AMY OPLINGER: Racial discrimination still a problem
May 12, 2013 3:00 AM

Racism: the elephant in the room no one wants to mention.

When I brought up the uncomfortable topic to my friend, she said, “Why talk about it? It doesn’t apply to us.”

Us, meaning white people. We have white privilege, the ability to look in the mirror and see “raceless” beings.

Because it’s a privilege, it’s not enjoyed by all, thus making it necessary to discuss. She said I was overreacting and it’s at least not a problem here.

But is such a problem occurring at least not in a concentrated area good enough? And is it not a problem here?

A group from IUP’s Racial and Ethnic Minorities class decided to investigate. We replicated a sociological experiment by calling hiring businesses and available apartment complexes in Indiana and Punxsutawney. The catch: We called at various times to inquire about openings, each time using the accent and syntax of a different race. We conducted the experiment using the stereotypical voices for white, black, Latino and Asian people.

If you think racism isn’t a problem here, think again. Our experiment yielded what appear to be racist results. Not a single business or complex gave the same answer to all four races.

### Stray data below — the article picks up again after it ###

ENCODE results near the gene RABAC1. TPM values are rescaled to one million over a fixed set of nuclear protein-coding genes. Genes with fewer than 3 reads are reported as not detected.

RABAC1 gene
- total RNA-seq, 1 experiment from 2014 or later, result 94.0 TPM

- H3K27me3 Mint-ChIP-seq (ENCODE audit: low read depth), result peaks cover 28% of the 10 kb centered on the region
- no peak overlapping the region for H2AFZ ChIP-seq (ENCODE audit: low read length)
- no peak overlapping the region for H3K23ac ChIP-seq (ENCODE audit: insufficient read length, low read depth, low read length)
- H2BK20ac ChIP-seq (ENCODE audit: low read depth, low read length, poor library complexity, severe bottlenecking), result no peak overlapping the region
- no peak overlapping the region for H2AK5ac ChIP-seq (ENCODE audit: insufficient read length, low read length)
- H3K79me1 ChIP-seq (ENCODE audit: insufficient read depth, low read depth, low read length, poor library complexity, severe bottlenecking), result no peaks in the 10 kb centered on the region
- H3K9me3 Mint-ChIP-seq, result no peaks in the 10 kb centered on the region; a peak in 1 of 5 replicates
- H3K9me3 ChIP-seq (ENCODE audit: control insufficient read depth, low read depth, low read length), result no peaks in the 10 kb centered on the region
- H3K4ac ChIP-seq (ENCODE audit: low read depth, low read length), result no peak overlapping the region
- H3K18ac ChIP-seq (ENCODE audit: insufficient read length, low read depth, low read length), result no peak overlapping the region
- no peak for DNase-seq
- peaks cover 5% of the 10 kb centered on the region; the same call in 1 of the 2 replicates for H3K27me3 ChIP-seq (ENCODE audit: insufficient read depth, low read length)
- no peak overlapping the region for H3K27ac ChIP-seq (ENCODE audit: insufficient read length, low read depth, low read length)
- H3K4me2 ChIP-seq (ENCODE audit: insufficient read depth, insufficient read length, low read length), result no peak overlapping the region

After every call, we recorded results and the way we were treated by the other. Several people hung up in the middle of conversations with those speaking in minority accents.

Conversely, although the white male was rejected for a job, he never noted a time when he was mistreated or hung up on. He was also consistently asked more questions about his qualifications, showing that the employer or real estate person had a greater interest in meeting him.

The Latino and Asian females stated that, upon hearing their accents, the person who answered drastically slowed down his speech.

The experiment’s results seem to demonstrate that racism is a problem in society at large and within the Indiana community. Because races can be identified based solely on voices, discriminatory practices continue to occur unjustly.

Despite what my friend said, racism needs to be discussed. It’s the only way we can hope to end it.

Amy Oplinger

Indiana

IUP sophomore in Spanish education

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